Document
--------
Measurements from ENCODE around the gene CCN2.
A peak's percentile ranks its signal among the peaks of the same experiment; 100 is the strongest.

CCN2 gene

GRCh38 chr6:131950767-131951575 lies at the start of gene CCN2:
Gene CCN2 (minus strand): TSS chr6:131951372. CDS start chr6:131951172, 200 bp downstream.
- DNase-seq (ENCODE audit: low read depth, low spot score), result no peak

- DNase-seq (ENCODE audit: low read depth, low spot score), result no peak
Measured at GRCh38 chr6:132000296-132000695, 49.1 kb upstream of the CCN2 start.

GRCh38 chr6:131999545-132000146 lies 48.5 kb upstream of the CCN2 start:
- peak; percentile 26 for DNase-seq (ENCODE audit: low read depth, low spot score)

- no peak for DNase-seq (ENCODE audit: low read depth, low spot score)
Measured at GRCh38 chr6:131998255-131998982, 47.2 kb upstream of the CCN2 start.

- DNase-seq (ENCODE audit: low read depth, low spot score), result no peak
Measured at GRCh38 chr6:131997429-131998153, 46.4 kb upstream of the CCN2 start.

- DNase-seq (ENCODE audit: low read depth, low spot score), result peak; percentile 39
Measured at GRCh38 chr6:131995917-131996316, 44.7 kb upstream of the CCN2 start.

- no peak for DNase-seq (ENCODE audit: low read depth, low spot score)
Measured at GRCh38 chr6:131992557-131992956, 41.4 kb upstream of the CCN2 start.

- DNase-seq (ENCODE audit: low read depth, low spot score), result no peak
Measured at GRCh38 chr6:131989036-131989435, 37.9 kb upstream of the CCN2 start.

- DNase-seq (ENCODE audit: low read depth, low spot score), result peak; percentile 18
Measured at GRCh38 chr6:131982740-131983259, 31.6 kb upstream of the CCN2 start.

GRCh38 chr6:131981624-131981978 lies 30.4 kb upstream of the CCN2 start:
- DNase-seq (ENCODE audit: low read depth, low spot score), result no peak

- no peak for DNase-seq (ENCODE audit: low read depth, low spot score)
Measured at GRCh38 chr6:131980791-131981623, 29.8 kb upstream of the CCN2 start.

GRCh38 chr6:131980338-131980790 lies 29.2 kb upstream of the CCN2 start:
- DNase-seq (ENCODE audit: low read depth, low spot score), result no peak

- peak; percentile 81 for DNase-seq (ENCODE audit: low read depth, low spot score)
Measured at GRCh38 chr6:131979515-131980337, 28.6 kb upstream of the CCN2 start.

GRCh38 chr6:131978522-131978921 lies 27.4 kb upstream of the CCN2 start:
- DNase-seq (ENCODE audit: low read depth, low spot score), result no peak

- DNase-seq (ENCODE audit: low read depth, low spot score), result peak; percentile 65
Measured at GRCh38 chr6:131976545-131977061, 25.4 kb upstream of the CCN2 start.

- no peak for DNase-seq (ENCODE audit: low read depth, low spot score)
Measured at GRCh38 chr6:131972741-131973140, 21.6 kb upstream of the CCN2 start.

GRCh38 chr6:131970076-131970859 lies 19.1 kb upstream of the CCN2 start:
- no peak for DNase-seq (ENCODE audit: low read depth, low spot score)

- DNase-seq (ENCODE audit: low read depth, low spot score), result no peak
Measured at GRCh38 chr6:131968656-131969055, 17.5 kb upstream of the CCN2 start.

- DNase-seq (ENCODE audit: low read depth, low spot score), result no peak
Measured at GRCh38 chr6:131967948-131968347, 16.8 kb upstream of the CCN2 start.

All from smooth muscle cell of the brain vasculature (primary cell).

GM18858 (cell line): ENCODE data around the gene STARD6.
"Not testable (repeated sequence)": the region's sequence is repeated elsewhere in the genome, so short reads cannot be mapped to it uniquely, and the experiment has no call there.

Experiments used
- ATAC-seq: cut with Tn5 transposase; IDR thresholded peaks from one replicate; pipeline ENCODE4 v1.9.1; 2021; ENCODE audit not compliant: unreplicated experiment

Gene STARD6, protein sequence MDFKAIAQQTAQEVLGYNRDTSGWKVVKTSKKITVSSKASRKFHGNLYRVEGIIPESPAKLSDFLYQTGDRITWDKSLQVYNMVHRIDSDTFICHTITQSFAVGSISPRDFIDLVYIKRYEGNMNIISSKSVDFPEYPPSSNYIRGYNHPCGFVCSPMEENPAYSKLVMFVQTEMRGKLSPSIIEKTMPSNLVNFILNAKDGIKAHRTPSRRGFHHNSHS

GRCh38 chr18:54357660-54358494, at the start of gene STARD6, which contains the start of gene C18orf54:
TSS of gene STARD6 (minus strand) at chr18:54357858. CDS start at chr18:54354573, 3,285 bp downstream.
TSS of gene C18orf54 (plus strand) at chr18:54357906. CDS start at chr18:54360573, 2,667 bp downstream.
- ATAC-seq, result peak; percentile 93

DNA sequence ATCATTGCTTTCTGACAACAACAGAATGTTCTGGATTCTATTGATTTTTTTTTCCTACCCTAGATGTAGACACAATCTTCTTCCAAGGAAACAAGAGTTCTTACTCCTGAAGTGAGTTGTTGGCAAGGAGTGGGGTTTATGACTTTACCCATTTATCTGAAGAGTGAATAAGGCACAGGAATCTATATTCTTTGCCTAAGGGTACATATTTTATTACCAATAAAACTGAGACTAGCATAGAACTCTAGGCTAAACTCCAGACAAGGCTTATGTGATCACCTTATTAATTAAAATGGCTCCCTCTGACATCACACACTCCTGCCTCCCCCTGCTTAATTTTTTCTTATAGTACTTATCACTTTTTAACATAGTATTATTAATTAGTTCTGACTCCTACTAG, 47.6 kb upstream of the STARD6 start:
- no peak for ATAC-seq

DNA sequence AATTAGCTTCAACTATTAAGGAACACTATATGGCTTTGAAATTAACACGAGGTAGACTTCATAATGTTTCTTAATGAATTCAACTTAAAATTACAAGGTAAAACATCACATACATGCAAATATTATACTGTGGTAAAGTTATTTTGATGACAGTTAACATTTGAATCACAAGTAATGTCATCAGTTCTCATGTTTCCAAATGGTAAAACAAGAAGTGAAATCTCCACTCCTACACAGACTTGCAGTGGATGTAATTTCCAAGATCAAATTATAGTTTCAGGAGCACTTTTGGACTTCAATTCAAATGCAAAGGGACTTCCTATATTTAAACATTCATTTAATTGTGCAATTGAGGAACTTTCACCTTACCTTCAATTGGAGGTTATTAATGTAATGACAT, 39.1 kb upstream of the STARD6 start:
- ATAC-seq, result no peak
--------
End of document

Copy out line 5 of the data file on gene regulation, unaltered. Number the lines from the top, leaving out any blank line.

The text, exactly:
Gene CCN2 (minus strand): TSS chr6:131951372. CDS start chr6:131951172, 200 bp downstream.